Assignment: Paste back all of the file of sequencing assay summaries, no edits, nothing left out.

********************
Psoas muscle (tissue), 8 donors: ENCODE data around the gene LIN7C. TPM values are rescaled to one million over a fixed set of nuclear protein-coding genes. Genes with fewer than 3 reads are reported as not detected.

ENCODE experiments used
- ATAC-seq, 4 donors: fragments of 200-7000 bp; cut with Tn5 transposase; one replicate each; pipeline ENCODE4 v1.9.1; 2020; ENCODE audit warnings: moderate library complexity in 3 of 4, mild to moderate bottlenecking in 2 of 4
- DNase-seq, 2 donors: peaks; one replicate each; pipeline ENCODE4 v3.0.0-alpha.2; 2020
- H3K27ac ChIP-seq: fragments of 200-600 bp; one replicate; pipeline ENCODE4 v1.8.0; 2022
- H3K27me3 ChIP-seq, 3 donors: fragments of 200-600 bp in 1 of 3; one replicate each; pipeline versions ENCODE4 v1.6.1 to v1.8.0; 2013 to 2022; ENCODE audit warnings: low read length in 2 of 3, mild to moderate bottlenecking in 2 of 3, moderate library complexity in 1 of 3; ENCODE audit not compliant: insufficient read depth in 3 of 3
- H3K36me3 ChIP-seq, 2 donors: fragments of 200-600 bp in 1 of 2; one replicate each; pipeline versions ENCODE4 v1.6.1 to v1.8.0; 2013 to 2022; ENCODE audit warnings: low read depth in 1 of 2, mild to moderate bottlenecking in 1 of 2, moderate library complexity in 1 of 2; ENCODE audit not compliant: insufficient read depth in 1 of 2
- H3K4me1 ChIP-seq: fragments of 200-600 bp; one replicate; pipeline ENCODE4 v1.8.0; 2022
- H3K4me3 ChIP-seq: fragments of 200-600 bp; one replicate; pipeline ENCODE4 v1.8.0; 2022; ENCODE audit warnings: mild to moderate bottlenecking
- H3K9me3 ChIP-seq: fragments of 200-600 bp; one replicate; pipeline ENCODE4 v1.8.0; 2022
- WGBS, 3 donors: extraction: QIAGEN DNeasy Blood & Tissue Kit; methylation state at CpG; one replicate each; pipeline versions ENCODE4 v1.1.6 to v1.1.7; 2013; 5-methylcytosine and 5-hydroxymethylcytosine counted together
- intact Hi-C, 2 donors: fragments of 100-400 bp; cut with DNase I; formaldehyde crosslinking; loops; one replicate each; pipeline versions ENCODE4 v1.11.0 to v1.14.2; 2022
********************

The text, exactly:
Psoas muscle (tissue), 8 donors: ENCODE data around the gene LIN7C. TPM values are rescaled to one million over a fixed set of nuclear protein-coding genes. Genes with fewer than 3 reads are reported as not detected.

ENCODE experiments used
- ATAC-seq, 4 donors: fragments of 200-7000 bp; cut with Tn5 transposase; one replicate each; pipeline ENCODE4 v1.9.1; 2020; ENCODE audit warnings: moderate library complexity in 3 of 4, mild to moderate bottlenecking in 2 of 4
- DNase-seq, 2 donors: peaks; one replicate each; pipeline ENCODE4 v3.0.0-alpha.2; 2020
- H3K27ac ChIP-seq: fragments of 200-600 bp; one replicate; pipeline ENCODE4 v1.8.0; 2022
- H3K27me3 ChIP-seq, 3 donors: fragments of 200-600 bp in 1 of 3; one replicate each; pipeline versions ENCODE4 v1.6.1 to v1.8.0; 2013 to 2022; ENCODE audit warnings: low read length in 2 of 3, mild to moderate bottlenecking in 2 of 3, moderate library complexity in 1 of 3; ENCODE audit not compliant: insufficient read depth in 3 of 3
- H3K36me3 ChIP-seq, 2 donors: fragments of 200-600 bp in 1 of 2; one replicate each; pipeline versions ENCODE4 v1.6.1 to v1.8.0; 2013 to 2022; ENCODE audit warnings: low read depth in 1 of 2, mild to moderate bottlenecking in 1 of 2, moderate library complexity in 1 of 2; ENCODE audit not compliant: insufficient read depth in 1 of 2
- H3K4me1 ChIP-seq: fragments of 200-600 bp; one replicate; pipeline ENCODE4 v1.8.0; 2022
- H3K4me3 ChIP-seq: fragments of 200-600 bp; one replicate; pipeline ENCODE4 v1.8.0; 2022; ENCODE audit warnings: mild to moderate bottlenecking
- H3K9me3 ChIP-seq: fragments of 200-600 bp; one replicate; pipeline ENCODE4 v1.8.0; 2022
- WGBS, 3 donors: extraction: QIAGEN DNeasy Blood & Tissue Kit; methylation state at CpG; one replicate each; pipeline versions ENCODE4 v1.1.6 to v1.1.7; 2013; 5-methylcytosine and 5-hydroxymethylcytosine counted together
- intact Hi-C, 2 donors: fragments of 100-400 bp; cut with DNase I; formaldehyde crosslinking; loops; one replicate each; pipeline versions ENCODE4 v1.11.0 to v1.14.2; 2022